Christine Grady


Sam Jones has agreed to participate in a clinical trial testing an experimental drug as a possible treatment for his chronic disease. The primary outcome of effectiveness is a decrease in a specific disease marker after two months of taking the drug. Soon after Sam begins to take the drug, he reports feeling better and the level of disease marker in his blood is significantly lower at each study interval. The study reaches its predetermined endpoint, is stopped as planned, and the sponsor submits an application to a regulatory agency to license the drug for this indication. It is clear that Sam would clinically benefit from continuing to take the drug.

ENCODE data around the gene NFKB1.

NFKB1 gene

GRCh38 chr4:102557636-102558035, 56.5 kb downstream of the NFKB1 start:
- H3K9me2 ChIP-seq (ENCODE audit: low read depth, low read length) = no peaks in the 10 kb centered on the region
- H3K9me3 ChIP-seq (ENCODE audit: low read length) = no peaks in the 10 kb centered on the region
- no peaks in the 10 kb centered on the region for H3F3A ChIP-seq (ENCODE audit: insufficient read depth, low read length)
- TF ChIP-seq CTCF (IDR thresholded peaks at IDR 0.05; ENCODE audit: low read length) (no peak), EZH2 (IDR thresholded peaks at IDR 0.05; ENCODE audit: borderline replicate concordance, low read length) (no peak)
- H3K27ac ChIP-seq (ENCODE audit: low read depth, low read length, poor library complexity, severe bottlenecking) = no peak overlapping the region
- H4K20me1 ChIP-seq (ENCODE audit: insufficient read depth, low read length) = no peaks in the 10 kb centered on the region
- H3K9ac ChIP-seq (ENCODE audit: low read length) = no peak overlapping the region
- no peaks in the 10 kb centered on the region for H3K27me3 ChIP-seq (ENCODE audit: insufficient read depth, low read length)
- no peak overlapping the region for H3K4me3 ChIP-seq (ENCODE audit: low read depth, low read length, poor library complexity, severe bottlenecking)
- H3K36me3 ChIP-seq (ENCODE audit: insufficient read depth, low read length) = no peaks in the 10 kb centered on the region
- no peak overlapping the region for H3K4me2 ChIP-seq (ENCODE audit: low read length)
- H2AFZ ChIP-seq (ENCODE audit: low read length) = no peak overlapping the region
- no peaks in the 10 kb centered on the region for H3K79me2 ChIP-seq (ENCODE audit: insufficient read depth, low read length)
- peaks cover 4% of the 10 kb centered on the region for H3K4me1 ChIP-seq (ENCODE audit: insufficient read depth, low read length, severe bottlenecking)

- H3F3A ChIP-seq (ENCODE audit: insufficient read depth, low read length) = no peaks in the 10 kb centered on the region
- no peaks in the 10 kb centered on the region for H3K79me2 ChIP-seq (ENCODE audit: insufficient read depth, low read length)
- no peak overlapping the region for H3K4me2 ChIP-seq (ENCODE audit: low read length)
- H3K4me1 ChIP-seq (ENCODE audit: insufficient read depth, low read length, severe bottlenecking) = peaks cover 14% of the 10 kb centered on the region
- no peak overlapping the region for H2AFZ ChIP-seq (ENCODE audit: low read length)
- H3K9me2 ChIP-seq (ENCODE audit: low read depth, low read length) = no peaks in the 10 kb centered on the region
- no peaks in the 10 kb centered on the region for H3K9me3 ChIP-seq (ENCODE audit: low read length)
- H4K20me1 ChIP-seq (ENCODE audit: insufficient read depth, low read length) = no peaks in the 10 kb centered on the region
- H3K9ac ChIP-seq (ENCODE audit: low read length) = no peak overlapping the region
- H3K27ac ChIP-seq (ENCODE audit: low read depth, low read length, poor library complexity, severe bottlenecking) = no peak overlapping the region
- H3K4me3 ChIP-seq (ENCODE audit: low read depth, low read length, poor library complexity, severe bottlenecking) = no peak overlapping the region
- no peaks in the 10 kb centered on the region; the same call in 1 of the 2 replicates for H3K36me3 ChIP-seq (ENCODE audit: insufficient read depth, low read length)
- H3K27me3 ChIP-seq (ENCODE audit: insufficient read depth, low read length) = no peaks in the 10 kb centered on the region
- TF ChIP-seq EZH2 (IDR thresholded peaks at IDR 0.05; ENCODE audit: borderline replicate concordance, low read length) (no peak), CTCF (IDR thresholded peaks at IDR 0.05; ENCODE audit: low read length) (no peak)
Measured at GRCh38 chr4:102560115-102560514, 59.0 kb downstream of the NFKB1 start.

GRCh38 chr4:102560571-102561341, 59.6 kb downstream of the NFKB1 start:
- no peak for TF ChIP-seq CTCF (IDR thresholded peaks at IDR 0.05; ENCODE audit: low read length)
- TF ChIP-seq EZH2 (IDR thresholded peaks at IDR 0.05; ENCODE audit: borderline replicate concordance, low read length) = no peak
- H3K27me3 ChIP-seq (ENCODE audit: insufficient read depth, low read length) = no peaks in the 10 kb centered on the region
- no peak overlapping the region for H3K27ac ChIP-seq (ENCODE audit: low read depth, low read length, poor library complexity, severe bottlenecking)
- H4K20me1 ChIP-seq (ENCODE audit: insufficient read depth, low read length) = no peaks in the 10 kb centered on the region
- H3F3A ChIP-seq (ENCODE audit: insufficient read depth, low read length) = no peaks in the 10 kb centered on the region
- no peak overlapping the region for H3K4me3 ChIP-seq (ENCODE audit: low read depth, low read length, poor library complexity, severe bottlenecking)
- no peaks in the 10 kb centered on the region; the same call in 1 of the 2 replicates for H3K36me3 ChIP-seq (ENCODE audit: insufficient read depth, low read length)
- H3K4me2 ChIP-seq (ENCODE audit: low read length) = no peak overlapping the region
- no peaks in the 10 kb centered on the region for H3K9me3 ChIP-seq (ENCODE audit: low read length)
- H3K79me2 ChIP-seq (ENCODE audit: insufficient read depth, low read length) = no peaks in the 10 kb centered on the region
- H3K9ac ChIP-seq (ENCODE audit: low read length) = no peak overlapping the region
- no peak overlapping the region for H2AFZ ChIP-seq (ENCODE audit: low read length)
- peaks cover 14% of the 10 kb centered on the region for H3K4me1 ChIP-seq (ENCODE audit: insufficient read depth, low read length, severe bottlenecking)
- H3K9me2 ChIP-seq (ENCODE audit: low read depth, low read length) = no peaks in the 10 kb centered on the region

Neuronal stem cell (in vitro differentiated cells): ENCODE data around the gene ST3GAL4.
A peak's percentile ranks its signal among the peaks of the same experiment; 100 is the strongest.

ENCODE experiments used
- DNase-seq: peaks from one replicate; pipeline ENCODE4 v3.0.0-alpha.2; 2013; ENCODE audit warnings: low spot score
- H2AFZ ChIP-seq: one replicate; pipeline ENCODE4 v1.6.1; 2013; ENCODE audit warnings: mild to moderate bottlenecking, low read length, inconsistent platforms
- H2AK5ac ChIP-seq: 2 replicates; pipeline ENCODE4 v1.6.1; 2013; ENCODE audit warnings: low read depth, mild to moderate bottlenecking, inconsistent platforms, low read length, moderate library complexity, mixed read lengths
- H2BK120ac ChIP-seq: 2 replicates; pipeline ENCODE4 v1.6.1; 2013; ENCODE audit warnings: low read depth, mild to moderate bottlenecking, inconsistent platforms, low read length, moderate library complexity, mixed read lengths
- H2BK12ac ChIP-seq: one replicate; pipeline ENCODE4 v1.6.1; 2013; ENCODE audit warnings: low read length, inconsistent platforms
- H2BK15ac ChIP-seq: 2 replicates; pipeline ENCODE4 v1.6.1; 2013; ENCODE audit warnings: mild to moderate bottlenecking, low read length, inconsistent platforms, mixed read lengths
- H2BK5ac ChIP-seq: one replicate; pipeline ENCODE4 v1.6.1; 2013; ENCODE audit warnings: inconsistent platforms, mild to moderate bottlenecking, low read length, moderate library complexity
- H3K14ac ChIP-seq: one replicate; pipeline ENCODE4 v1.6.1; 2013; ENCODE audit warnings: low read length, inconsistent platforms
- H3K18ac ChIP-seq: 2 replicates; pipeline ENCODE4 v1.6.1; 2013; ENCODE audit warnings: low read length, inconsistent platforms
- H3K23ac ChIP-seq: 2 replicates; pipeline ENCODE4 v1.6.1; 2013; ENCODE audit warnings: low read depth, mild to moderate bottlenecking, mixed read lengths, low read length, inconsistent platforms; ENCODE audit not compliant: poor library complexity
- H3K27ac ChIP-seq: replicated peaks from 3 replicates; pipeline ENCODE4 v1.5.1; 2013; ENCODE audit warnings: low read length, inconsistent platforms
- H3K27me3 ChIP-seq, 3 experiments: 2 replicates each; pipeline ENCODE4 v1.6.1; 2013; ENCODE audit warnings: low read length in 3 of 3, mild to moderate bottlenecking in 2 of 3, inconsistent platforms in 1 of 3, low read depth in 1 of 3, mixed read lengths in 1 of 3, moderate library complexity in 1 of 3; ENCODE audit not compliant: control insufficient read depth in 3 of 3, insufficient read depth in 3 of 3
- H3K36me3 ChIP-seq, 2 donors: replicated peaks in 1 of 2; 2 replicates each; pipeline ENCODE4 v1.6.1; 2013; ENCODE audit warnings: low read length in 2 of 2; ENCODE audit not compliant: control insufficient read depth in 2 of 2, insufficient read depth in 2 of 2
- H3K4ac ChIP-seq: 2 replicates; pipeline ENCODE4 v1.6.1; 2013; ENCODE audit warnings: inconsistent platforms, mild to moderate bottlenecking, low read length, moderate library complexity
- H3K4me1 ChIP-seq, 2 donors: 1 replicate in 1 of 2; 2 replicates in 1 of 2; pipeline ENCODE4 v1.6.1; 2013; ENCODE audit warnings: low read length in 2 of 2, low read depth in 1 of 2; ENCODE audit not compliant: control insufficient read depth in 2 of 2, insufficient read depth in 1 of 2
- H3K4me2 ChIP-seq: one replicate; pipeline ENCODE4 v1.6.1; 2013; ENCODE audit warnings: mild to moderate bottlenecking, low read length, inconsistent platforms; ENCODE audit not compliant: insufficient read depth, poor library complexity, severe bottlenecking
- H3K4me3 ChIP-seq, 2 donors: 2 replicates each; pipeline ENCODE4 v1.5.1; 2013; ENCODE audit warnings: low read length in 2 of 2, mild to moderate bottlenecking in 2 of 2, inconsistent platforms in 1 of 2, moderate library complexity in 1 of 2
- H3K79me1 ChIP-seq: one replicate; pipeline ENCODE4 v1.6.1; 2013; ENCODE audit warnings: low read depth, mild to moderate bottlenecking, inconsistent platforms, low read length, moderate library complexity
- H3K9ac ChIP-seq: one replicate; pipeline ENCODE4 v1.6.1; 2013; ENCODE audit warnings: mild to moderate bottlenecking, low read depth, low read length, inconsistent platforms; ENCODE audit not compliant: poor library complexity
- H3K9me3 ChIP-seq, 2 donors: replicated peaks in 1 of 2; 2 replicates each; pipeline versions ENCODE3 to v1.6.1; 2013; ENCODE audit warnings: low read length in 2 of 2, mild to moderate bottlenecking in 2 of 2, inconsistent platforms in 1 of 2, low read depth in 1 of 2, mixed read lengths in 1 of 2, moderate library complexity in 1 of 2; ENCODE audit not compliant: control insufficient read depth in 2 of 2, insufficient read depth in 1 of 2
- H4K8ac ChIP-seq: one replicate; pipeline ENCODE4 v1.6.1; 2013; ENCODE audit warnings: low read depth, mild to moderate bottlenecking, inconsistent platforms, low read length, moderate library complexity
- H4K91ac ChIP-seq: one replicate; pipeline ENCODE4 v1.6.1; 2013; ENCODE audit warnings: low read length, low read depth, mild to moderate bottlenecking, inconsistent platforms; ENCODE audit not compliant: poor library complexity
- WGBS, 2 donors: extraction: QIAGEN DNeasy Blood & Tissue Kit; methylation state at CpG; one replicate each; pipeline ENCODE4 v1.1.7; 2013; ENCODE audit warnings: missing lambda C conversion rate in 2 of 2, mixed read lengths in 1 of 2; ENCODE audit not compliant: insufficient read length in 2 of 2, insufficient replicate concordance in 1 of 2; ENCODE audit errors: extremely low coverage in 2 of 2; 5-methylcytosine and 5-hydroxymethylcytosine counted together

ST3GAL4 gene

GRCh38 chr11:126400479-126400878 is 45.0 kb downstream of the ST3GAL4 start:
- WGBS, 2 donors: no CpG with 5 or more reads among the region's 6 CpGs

Is it the responsibility of the investigator or the research sponsor to ensure that Sam and other participants in this study continue to receive the drug or even to provide it to them after a study ends? This question is at the heart of recent controversy regarding post-trial benefits and may be one of the biggest ethical challenges facing clinical investigators, especially those involved in international research, over the next several years.